In 2005, a duet between Biggie Smalls and Bob Marley did little to enhance either legacy.
Similarly, Jeff Buckley was on a stratospheric career climb when his life was cut short in 1997. By then, he had left just one stellar opus, Grace. A well-received album of sketches and demos Sketches For My Sweetheart The Drunk was released in 1998, though it was hastily followed by five live albums. In 2016, another round of Buckley's unpolished demos, You And I, surfaced (albeit under his mother Mary Guibert's guidance), with The Guardian dismissing it outright as "just another unnecessary posthumous release". In her defence, Guibert has said: "For me, it's far more soothing than throwing myself on a grave or slinging myself on my tear-stained pillow. I cry - I do cry - but this is a healthier outlet for me." A sign, perhaps, that the posthumous release is as much for those left behind as anyone else. But not everyone believes a posthumous release is a good idea: knowing how seriously she took the crafting of her work, Universal Music CEO David Joseph famously destroyed Amy Winehouse's demos for her third album, saving her the supposed potential ignominy of having associates needlessly tinker with them in the pursuit of a quick buck.
But sometimes, the posthumous release is a triumph, cementing an artist's reputation as someone tragically cut down at their creative peak: among the better ones are completed works like Joy Division's 'Love Will Tear Us Apart', Sam Cooke's 'A Change Is Gonna Come', or Otis Redding's 'Sittin' On The Dock Of The Bay'. Eva Cassidy, Nick Drake, and the Notorious BIG were tragically languishing in near enough obscurity before their work found a worldwide audience.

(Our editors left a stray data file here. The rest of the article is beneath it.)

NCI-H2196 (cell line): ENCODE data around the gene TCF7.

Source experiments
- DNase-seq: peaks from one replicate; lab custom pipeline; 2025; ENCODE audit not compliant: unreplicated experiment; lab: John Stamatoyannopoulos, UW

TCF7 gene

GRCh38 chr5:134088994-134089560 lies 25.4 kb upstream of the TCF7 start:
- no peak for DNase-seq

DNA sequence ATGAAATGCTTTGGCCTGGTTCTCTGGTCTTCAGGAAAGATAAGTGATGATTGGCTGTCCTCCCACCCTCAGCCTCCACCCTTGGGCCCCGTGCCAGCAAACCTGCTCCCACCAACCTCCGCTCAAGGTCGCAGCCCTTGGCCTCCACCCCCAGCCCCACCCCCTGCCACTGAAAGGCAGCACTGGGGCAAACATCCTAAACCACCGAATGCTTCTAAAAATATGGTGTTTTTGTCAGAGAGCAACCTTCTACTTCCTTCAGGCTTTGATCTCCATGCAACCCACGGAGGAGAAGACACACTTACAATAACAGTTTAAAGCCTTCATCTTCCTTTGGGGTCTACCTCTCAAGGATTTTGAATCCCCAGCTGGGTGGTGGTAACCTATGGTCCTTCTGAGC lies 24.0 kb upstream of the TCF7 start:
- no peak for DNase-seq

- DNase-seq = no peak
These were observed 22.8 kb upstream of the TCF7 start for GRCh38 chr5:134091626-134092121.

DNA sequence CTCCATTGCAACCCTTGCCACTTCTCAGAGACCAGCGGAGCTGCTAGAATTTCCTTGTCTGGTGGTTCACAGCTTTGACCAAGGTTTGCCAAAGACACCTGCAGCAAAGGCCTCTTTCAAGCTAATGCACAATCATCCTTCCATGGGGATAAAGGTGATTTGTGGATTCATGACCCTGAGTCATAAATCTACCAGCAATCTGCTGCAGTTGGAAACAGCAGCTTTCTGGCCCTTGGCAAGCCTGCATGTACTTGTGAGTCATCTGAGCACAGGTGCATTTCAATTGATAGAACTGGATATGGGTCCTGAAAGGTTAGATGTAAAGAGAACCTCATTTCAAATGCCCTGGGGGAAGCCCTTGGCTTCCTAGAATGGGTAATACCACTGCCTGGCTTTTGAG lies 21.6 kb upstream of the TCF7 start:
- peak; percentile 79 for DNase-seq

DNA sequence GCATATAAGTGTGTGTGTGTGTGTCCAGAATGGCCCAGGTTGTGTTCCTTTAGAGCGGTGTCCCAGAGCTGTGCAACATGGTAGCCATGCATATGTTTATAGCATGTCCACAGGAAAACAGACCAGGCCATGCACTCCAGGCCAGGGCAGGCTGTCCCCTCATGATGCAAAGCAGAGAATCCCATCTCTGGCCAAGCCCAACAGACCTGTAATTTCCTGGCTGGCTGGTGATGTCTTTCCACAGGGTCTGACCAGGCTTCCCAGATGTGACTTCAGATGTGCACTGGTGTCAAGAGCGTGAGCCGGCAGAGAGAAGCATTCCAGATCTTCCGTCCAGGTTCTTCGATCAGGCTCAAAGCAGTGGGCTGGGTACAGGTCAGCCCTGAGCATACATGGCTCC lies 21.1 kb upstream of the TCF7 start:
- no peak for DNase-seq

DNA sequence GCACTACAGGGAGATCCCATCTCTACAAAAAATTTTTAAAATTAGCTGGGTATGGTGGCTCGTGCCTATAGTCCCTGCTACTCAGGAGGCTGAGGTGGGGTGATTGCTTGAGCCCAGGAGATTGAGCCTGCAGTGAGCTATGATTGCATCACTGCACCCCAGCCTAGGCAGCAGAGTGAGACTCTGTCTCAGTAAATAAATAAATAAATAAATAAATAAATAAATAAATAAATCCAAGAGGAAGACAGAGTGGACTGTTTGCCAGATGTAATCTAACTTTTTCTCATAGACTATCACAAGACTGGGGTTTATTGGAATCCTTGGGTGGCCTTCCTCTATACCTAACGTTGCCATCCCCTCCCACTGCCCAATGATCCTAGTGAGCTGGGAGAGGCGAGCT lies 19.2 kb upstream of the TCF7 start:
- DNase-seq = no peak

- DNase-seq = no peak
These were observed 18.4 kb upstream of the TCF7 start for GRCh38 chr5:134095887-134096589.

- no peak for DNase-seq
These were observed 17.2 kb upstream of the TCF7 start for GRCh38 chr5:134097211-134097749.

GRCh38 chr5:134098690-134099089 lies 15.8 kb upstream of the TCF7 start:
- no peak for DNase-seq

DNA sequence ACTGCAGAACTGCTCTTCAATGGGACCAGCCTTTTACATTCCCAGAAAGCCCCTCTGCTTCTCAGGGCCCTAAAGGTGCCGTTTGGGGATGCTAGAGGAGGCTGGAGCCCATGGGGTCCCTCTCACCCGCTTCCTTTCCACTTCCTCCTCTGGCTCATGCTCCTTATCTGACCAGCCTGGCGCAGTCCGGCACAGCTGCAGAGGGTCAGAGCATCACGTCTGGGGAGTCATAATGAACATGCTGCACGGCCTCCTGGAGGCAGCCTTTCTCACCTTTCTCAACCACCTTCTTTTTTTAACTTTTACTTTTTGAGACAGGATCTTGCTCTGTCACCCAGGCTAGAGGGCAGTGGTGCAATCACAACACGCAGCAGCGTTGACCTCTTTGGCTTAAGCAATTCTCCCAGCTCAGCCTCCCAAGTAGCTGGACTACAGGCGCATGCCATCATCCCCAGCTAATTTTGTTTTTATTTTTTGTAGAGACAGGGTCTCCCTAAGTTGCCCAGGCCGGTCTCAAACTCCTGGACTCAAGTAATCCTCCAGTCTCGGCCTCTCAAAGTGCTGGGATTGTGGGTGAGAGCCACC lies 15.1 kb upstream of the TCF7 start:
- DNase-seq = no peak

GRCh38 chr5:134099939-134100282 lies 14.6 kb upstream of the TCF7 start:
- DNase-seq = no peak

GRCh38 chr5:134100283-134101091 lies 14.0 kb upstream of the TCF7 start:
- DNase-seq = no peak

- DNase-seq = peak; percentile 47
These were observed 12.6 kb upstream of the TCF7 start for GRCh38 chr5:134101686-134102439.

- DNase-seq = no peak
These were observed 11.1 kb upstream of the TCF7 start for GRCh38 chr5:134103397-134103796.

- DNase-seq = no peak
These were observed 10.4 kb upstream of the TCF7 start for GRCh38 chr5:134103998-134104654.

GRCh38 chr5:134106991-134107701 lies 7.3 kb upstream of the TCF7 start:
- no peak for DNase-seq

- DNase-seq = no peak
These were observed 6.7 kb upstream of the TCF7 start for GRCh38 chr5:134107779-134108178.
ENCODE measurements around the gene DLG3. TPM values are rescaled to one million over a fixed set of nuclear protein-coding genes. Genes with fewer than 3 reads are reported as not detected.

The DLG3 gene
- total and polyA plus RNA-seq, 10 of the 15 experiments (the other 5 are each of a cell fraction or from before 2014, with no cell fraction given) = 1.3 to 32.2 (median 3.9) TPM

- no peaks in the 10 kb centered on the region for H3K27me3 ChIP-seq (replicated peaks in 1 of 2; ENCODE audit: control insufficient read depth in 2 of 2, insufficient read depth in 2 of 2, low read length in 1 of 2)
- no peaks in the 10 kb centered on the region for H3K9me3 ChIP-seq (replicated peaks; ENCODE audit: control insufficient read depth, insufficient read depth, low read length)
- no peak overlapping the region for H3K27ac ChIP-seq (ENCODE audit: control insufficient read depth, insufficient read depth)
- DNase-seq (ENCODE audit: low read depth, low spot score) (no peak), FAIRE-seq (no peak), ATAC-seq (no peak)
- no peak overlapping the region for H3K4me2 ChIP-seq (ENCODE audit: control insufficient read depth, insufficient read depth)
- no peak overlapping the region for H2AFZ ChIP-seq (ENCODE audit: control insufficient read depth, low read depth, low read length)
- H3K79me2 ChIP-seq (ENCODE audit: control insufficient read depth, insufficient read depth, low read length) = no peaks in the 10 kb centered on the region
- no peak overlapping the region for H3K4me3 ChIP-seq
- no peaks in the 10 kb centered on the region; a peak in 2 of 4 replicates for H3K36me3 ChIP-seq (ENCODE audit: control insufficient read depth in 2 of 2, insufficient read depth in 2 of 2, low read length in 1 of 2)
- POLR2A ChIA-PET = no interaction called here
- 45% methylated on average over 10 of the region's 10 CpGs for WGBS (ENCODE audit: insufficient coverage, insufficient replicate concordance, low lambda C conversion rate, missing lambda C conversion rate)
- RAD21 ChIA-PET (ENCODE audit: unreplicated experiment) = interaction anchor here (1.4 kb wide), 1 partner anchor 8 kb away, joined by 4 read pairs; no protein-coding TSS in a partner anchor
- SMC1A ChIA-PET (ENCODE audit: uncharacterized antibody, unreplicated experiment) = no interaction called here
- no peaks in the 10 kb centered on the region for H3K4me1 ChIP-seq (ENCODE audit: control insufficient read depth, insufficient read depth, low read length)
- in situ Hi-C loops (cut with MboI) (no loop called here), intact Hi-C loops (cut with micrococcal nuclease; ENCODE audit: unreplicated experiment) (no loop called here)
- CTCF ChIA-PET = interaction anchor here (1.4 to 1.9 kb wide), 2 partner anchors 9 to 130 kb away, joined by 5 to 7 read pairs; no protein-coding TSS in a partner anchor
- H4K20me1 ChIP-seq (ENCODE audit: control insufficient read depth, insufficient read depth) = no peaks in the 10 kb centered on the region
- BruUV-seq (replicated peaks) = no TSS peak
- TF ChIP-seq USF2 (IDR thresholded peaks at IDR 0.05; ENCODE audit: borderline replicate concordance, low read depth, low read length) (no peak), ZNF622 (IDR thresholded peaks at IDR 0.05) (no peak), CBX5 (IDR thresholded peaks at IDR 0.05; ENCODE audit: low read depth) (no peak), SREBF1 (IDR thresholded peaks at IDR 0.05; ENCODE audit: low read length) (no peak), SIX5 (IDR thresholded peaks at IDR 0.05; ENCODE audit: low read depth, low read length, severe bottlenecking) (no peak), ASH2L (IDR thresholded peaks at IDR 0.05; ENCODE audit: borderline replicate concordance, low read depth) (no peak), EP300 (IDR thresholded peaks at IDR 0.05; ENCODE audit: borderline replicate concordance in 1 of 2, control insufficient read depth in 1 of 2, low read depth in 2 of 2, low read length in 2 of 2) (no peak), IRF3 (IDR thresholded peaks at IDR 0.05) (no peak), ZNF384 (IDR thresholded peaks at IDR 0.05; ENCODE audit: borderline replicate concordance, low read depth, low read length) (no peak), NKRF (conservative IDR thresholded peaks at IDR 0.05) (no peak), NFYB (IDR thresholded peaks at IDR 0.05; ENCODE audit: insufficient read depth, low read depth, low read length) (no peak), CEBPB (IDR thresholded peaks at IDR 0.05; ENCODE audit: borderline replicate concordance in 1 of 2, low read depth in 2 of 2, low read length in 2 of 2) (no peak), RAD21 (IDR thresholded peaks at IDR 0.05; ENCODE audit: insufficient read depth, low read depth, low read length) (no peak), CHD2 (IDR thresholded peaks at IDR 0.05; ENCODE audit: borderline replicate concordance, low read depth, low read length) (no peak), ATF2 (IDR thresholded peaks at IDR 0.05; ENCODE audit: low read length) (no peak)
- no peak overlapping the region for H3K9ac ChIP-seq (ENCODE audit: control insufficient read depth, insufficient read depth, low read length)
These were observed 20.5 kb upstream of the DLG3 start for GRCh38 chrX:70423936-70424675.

Yet the posthumous album release is becoming just one prong in an increasingly complicated system of managing a late artist's legacy.
Holograms of artists are very much on the rise, the performing hologram of Tupac Shakur, who died in 1996, was the talk of the 2012 Coachella music festival. Roy Orbison's hologram tour rounded into Dublin last April, and was relatively well received by fans.
A hologram of Amy Winehouse is due to tour North America in 2019 - an event that promises to be equal parts unsettling and poignant "Like she hasn't been exploited enough??! Let her rest in peace and stop tarnishing her legacy," tweeted one fan after the announcement of the tour.
Whether the hologram appearance looks set to become the money-spinning centrepiece of an artist's estate, or a mere technological flash in the pan, remains to be seen.
One thing is certain though, keeping an artist's flame alive long after they have gone is an unenviable task. Noel Hogan and the rest of the Cranberries appear to have delivered a fitting tribute, and as it's a song that pulses with energy and emotion, a sad reminder of what might have lay ahead for the band.